AndrewWhyte
AndrewWhyte

@atworkforu @AndrewWhyte 

Because if you really were selling your expertise why are you hanging around here? Chances are you are just another pathetic obnoxious little man living in his mothers basement that is a big man when he is hiding behind the keyboard but would never have the nerve in real world face to face conversations. I don't find anything about you exciting at all just irriatating and tragic. You are just another tragic personification of someone who resorts to anonymous comments to make them feel better about their lives rather than doing anything real.  Didn't you learn in High School to debate the issue and not to resort to petty and childish little attacks.   

atworkforu
atworkforu

 @AndrewWhyte @atworkforu Can't tell you who I'm selling my expertise to.  I do find it exciting that you are interested enough in me to reply multiple times to each post of mine. 

Don_Bacon
Don_Bacon

"The new ships will operate largely in the narrow Strait of Malacca, though which passes 40% of the world’s trade (much of it bound to or from China), and in the shallow waters of the South China Sea, which China views at its own."

The US has said that it wants no part of territorial disputes, which is good news, so the expensive, vulnerable and unreliable  LCS will help defend China trade in the Strait of Malacca?  Makes no sense, particularly when money is short. But all things considered it's better to help China than fight it. I do hope that China appreciates it.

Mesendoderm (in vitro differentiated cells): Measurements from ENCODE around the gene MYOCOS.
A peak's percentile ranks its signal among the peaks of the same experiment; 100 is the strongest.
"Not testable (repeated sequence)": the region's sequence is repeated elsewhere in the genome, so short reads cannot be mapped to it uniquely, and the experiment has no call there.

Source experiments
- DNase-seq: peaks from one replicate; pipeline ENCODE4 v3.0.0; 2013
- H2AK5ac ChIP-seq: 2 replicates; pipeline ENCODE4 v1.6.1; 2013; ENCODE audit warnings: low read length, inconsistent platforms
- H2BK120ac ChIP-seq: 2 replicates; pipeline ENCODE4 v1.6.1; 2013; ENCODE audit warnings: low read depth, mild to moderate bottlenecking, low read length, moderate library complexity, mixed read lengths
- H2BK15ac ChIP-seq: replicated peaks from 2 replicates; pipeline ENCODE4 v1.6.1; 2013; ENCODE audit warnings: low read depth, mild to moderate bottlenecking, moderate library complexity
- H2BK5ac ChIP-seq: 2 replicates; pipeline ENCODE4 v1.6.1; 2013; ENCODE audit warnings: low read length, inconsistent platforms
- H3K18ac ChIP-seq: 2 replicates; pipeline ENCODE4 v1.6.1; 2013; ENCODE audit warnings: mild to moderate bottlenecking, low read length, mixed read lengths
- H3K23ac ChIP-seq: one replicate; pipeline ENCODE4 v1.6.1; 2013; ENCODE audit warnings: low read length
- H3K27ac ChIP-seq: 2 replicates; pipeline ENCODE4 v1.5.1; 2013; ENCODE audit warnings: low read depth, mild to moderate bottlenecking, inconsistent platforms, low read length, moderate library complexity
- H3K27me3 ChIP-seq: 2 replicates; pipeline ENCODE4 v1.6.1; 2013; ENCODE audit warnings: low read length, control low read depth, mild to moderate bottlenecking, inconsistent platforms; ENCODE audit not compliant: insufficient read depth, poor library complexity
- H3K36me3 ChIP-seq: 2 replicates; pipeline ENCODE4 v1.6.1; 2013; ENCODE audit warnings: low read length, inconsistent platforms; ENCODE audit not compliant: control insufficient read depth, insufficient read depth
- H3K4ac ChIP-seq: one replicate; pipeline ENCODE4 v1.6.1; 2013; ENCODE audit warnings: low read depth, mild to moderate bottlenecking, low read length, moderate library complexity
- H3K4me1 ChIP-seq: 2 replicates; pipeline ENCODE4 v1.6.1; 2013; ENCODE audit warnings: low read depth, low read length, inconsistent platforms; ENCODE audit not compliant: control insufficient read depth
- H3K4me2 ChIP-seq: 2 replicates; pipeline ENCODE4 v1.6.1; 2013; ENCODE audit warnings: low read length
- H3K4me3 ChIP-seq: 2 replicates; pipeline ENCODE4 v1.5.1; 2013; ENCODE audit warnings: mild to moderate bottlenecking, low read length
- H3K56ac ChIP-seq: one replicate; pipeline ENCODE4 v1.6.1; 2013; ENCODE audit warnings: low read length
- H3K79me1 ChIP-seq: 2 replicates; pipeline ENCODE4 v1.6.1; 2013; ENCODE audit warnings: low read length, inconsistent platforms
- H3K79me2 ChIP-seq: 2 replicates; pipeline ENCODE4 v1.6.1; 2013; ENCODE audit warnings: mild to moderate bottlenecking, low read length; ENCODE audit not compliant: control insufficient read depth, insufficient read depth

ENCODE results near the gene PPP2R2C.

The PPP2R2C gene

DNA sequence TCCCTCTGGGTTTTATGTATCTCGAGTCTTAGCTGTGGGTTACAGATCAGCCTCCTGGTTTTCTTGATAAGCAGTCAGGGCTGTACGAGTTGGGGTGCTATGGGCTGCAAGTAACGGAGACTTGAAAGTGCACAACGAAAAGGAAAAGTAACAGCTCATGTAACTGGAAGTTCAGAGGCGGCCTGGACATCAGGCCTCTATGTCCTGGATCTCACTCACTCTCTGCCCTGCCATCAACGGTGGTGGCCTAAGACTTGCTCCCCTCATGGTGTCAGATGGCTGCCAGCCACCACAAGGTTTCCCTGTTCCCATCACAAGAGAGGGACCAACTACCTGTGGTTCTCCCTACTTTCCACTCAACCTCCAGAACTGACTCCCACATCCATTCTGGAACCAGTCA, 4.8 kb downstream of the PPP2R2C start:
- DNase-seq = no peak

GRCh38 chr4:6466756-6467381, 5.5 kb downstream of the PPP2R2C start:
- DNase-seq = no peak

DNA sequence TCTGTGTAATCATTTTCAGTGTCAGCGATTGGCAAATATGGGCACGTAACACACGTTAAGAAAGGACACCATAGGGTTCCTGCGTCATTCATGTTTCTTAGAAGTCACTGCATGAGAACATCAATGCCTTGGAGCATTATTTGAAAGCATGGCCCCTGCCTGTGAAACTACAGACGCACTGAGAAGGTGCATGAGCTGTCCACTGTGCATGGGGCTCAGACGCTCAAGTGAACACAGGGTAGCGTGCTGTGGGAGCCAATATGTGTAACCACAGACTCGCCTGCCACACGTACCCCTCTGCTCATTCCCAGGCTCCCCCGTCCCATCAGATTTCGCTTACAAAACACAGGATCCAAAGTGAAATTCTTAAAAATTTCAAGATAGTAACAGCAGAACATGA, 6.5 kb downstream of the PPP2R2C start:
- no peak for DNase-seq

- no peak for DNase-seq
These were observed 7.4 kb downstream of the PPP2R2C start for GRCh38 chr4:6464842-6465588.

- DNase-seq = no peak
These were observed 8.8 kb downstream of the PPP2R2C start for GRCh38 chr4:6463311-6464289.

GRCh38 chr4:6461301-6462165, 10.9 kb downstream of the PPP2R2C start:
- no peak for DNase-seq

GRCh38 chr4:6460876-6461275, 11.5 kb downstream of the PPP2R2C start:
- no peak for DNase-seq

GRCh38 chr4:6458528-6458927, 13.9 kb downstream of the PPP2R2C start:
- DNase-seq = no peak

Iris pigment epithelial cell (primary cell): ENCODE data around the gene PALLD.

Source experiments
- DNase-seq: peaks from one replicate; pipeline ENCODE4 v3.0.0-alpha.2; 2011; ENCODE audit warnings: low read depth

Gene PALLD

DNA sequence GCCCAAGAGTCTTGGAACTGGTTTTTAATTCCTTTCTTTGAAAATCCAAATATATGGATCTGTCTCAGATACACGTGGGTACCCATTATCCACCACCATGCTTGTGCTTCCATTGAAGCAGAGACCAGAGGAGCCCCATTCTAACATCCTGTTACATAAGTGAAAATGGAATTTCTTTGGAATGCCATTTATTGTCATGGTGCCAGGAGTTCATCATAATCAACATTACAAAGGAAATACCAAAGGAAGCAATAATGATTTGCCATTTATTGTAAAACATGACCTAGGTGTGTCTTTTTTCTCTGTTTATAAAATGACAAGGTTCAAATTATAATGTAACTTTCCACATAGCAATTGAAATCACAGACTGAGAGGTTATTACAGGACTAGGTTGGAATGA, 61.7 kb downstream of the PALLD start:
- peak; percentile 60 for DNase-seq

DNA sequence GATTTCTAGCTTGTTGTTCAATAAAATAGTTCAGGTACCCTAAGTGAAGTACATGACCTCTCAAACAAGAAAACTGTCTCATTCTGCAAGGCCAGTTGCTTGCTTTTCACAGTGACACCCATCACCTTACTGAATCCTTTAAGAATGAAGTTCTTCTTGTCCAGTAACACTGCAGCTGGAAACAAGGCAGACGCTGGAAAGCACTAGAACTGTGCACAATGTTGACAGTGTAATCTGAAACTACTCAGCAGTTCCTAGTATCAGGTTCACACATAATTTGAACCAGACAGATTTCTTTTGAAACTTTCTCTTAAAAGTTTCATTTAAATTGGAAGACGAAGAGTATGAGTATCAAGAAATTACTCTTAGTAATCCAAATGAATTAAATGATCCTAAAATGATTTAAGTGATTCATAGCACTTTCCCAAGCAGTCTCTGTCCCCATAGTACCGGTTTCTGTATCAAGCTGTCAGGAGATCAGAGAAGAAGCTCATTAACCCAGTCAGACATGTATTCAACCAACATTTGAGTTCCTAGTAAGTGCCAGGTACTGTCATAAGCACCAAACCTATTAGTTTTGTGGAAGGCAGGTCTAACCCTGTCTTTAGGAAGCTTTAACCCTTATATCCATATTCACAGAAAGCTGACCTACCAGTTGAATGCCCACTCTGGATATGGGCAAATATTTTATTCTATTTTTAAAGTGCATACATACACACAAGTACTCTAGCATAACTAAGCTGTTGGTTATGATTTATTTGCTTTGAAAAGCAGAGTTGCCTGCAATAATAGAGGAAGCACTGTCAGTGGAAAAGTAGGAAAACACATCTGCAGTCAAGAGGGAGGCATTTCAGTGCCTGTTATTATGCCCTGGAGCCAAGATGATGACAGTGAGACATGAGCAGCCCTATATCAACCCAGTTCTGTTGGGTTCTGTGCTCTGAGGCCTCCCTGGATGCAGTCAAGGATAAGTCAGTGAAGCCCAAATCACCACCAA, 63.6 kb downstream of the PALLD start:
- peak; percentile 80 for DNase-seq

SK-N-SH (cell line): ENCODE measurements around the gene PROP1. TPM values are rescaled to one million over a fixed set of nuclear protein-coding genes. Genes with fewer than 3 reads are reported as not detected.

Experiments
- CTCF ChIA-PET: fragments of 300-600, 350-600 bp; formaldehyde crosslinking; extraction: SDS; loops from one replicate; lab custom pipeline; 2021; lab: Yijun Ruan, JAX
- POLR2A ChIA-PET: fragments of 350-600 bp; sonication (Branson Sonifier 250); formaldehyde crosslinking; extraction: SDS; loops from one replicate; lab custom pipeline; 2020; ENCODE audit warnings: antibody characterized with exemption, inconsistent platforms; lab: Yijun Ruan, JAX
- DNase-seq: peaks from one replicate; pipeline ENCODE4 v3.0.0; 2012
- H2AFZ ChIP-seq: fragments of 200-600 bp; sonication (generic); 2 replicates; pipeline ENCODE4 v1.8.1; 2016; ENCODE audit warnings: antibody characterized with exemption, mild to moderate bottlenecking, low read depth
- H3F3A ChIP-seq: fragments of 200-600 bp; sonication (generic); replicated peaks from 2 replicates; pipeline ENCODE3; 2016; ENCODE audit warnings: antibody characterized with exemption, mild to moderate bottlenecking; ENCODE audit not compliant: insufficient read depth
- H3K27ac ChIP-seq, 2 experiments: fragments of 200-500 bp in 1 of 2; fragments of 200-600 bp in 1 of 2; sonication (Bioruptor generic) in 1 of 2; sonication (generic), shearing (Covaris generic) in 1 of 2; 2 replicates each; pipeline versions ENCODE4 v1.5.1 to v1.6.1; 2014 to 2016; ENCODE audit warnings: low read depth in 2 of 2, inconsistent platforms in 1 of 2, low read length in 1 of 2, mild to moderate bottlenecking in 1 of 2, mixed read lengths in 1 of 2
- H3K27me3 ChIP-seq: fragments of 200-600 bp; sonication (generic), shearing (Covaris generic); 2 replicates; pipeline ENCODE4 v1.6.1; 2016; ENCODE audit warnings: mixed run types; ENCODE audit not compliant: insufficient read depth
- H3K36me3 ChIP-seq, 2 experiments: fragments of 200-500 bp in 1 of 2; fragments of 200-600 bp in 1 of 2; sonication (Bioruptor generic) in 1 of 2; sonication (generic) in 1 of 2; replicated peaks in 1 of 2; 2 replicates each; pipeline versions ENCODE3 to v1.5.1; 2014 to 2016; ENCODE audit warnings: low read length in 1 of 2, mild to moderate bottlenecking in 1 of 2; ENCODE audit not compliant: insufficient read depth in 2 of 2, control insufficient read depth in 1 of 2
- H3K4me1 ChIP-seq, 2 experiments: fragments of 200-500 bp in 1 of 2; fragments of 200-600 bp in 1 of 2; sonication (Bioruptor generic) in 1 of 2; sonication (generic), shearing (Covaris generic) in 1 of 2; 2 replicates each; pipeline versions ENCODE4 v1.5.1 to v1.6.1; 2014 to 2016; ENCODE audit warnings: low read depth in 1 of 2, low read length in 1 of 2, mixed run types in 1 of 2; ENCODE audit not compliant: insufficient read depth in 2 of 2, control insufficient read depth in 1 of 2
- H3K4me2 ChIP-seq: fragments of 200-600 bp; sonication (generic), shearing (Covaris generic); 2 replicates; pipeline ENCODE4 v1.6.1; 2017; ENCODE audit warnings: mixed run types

Don_Bacon
Don_Bacon like.author.displayName 1 Like

The expensive ($440m) Navy’s new Littoral Combat Ship (LCS) is not only staggeringly overpriced and chronically unreliable but — even if it were to work perfectly — cannot match the combat power of similar sized foreign warships costing only a fraction as much.

The main problem with the LCS is it's still a ship without a mission. Also it corrodes in water, can't see to save itself, and its mission modules are unfinished and as of yet, have no date for scheduled deployment. The Pentagon’s top weapons tester has found problems with its abilities to find and withstand mines — which is a big problem for a ship that’s supposed to be the Navy’s minehunter of the future.

The USS Freedom, briefly lost and then regained power March 16 while en route to its first Asian deployment to Singapore.

JamesVetzel
JamesVetzel

I'm not defending the LCS class of Naval Warships, but don't forget, IT'S A NEW CLASS and as such it will have many months (perhaps years) to work out the bugs that comes with every new ship class (Plank Owner, USS Knox (DE/FF-1052))

AlanDeanFoster
AlanDeanFoster like.author.displayName 1 Like

@JamesVetzel Precisely...and by the time the bugs are worked out, the Navy will be requesting an entirely new class of ship to replace the then-obsolete LCS.


JamesVetzel
JamesVetzel

We keep them for 20 plus years before we sell/give them away to other Gov'ts. Bugs (Major) are worked out in the first five years (that's how long it took to repair "Shock Trials" damage/bugs).